Florbela tries to find news of her father through Portuguese political exiles and sympathizers in Paris — with alarming results. When she contacts a friend of her father, Professor Almeida, he turns up dead, killed by an assassin from the pro-monarchist society Ordo Crucis Incendio — the Order of the Burning Cross. Professor Almeida’s dying words lead Florbela to a secret, encrypted painting that might save her father and overthrow the king. Now, Florbela is the assassin’s next target.

With the help of Armand, a dashing French rebel, Florbela fights to bring the secret painting to the Portuguese resistance fighters. It just might save her country… and her life.

I gave this book four and a half stars out of five

My thoughts:

This book was wonderful. I found it fascinating. I would definitely describe it as a page turner, keeping me fully engaged, wanting more, right to the last page.

I loved the beautifully presented accounts of Paris life at the turn of the twentieth century. I was enthralled by the wonderfully descriptive passages that revealed the creative and artistic lives of characters that were to eventually become household names, and of the region known as the sixth and its surrounding environs. My personal knowledge of the art world is severely limited piqued my interest in gaining a greater familiarity with these people and their world.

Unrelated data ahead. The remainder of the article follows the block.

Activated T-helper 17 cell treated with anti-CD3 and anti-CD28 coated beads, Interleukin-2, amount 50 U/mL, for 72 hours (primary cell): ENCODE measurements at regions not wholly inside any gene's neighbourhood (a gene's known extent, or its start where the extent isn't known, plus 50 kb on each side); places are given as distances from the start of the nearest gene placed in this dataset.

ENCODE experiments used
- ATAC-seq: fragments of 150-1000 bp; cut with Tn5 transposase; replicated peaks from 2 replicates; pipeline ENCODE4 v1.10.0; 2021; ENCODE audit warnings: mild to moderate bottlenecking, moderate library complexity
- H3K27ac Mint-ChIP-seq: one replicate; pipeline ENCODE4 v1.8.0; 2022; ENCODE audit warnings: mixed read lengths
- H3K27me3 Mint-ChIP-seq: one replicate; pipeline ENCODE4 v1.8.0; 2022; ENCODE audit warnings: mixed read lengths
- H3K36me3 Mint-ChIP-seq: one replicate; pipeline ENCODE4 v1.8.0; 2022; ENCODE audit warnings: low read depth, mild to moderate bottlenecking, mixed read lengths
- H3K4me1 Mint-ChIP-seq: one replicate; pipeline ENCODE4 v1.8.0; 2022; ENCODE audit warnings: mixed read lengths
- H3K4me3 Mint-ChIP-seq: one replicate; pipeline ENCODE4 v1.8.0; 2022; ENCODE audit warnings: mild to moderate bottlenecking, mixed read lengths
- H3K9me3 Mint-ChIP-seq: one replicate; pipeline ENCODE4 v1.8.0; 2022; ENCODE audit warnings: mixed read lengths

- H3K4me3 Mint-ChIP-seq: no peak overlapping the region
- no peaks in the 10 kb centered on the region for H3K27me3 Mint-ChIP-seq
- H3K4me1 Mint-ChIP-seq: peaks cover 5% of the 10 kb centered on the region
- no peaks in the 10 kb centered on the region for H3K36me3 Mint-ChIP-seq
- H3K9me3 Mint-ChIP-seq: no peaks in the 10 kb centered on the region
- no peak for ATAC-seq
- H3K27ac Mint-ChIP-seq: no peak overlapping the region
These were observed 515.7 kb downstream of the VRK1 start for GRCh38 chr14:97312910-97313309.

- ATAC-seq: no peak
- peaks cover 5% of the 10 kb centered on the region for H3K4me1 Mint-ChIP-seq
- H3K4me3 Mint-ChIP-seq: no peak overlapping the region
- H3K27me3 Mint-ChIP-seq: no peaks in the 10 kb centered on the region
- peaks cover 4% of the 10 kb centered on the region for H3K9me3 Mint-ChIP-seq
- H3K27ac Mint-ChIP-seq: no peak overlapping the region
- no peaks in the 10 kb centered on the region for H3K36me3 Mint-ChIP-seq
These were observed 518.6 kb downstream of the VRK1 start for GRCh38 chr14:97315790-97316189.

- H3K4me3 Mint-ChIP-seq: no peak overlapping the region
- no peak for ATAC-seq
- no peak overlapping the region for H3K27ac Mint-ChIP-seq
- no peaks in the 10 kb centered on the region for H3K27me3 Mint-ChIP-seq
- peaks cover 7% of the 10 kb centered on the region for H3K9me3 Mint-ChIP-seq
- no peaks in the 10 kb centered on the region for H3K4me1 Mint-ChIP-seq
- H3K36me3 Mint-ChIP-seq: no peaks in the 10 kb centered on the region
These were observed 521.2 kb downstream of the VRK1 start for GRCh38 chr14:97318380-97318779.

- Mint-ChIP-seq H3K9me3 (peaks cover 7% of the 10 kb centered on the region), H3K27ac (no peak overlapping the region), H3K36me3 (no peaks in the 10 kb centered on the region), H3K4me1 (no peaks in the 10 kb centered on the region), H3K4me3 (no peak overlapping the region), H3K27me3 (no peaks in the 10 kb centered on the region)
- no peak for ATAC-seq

The main character Florbela Sarmentos, whose father was a revolutionary imprisoned in Portugal, was also a fledgling artist, struggling to find her place in the art world. It was a story of intrigue, romance and mystery.

The main premise behind the story was that of the revolution in Portugal, although this often seemed to take a back seat to her romantic liaisons with three different suitors. The discovery of a secret coded message that could aid the revolution and gain freedom for her father resulted in the  involvement of the freemasons in aiding in the translation of the code and ultimately in uniting two of her previously antagonistic suitors.

The action ranged from Paris to Portugal, with Florbela and Armand, the third suitor and her self-appointed protector, pursued doggedly by the legendary assassin Onca do Papa. Finally finding safety amongst the revolutionaries the story comes to a satisfactory conclusion, tying together the loose ends very neatly.